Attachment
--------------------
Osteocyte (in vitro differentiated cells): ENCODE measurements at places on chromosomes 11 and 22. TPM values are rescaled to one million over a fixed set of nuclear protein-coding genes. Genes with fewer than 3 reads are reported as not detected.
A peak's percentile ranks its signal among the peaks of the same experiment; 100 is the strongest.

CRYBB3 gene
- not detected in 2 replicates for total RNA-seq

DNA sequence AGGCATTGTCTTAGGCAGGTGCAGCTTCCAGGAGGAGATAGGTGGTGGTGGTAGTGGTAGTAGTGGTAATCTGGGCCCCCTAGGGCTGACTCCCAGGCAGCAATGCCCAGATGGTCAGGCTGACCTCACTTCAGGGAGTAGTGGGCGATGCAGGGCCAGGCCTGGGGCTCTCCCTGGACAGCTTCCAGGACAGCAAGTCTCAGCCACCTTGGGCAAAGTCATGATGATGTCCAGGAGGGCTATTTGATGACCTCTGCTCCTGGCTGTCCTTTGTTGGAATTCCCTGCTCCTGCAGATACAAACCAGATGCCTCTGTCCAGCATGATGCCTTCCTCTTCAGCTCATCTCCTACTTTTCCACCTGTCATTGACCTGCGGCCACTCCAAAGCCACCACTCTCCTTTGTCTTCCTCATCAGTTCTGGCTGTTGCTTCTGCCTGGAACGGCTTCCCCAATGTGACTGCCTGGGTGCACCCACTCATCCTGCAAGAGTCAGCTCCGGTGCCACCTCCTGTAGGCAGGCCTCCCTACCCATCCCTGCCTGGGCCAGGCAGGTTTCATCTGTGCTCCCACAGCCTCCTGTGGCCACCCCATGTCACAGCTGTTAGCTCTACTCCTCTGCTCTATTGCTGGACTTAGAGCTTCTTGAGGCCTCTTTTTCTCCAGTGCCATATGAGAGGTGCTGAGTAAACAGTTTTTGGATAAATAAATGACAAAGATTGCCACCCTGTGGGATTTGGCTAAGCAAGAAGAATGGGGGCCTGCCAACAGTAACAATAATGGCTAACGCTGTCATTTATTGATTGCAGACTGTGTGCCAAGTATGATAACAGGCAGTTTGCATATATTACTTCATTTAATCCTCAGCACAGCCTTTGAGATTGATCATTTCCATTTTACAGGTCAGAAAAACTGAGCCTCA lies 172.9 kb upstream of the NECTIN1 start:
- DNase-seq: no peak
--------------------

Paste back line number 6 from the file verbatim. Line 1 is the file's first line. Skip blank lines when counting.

- DNase-seq: no peak